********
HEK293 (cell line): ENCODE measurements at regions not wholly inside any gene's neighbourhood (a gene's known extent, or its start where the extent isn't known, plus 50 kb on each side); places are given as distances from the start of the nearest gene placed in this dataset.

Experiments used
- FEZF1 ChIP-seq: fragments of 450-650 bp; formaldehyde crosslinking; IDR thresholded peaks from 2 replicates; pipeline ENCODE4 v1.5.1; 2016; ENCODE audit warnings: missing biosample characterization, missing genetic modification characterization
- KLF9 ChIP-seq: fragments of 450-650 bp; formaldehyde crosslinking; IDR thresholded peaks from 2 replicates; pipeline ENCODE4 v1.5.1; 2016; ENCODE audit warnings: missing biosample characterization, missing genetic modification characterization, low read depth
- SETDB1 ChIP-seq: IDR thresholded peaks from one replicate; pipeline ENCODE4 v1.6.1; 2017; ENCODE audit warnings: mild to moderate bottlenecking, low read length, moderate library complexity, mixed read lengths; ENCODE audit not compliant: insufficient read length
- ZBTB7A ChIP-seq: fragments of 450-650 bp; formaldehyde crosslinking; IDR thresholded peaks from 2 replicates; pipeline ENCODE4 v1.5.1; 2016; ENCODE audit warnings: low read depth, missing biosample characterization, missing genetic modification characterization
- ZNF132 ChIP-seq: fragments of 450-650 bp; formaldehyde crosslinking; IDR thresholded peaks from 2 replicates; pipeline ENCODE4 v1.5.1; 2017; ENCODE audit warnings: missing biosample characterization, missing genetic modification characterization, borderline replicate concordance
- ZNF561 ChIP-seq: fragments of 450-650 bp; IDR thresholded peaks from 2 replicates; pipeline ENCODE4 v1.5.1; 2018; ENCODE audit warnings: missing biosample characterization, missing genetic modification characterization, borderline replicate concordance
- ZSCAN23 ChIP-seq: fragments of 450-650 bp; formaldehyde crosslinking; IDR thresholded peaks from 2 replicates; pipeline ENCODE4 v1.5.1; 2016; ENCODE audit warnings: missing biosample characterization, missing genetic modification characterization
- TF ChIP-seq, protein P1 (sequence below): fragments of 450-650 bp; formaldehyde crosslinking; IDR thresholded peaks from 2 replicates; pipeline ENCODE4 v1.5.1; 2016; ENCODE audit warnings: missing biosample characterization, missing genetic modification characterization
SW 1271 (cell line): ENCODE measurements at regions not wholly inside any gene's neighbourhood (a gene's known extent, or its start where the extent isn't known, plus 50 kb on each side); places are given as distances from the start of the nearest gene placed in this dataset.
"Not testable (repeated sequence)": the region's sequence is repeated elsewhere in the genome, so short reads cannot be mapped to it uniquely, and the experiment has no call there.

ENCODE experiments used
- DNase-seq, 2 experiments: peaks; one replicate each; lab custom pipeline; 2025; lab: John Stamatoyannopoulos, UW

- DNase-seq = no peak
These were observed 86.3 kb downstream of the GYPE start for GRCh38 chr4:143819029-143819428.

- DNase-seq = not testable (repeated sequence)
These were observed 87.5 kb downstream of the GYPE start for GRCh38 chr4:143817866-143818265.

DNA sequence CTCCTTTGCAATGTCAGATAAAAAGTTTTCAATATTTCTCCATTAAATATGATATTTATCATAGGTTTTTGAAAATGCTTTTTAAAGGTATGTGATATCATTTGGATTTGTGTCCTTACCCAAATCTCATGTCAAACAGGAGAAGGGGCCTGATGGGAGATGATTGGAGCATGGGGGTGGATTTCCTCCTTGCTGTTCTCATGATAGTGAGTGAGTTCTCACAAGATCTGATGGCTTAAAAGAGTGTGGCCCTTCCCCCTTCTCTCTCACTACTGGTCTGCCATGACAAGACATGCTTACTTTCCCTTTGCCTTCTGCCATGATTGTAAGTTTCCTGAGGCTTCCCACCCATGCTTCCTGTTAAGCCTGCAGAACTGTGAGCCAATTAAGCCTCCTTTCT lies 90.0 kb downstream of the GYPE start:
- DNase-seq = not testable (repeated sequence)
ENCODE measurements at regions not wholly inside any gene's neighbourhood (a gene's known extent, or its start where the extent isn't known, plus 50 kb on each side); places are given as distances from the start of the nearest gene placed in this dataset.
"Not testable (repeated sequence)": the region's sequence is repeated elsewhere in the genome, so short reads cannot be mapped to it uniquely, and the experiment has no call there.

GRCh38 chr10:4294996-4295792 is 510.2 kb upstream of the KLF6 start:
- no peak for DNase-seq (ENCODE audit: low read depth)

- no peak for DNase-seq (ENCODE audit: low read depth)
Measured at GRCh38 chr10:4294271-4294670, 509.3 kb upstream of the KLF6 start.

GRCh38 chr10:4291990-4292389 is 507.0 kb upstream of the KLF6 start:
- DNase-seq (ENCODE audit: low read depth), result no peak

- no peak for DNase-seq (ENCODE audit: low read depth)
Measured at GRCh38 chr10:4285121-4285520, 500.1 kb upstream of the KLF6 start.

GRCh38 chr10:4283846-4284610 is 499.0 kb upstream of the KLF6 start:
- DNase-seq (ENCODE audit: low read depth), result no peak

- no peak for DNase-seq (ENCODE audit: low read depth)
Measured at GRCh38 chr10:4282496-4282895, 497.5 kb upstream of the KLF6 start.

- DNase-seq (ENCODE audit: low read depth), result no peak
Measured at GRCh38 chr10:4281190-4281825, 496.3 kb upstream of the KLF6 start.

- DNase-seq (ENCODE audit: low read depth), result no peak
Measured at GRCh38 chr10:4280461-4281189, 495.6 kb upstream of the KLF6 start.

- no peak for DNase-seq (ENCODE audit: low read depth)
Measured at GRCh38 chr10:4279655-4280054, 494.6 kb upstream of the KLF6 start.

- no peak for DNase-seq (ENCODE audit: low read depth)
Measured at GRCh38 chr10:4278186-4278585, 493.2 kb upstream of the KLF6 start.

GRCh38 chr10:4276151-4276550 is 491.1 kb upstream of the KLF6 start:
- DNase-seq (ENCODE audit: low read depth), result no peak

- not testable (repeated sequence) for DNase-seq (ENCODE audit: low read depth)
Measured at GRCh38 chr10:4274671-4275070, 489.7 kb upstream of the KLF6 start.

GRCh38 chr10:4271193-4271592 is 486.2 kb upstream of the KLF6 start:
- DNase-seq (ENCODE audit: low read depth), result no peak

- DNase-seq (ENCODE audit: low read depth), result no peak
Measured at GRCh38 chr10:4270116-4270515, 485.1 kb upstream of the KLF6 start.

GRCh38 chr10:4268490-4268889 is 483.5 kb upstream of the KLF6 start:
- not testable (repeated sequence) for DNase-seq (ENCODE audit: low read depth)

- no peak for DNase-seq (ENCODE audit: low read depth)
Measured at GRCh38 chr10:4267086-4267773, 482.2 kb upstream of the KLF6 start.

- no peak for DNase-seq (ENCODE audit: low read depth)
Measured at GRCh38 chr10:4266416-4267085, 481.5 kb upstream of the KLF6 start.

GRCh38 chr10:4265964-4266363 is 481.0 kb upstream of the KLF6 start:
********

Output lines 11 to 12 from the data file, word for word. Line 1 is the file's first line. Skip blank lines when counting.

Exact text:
SW 1271 (cell line): ENCODE measurements at regions not wholly inside any gene's neighbourhood (a gene's known extent, or its start where the extent isn't known, plus 50 kb on each side); places are given as distances from the start of the nearest gene placed in this dataset.
"Not testable (repeated sequence)": the region's sequence is repeated elsewhere in the genome, so short reads cannot be mapped to it uniquely, and the experiment has no call there.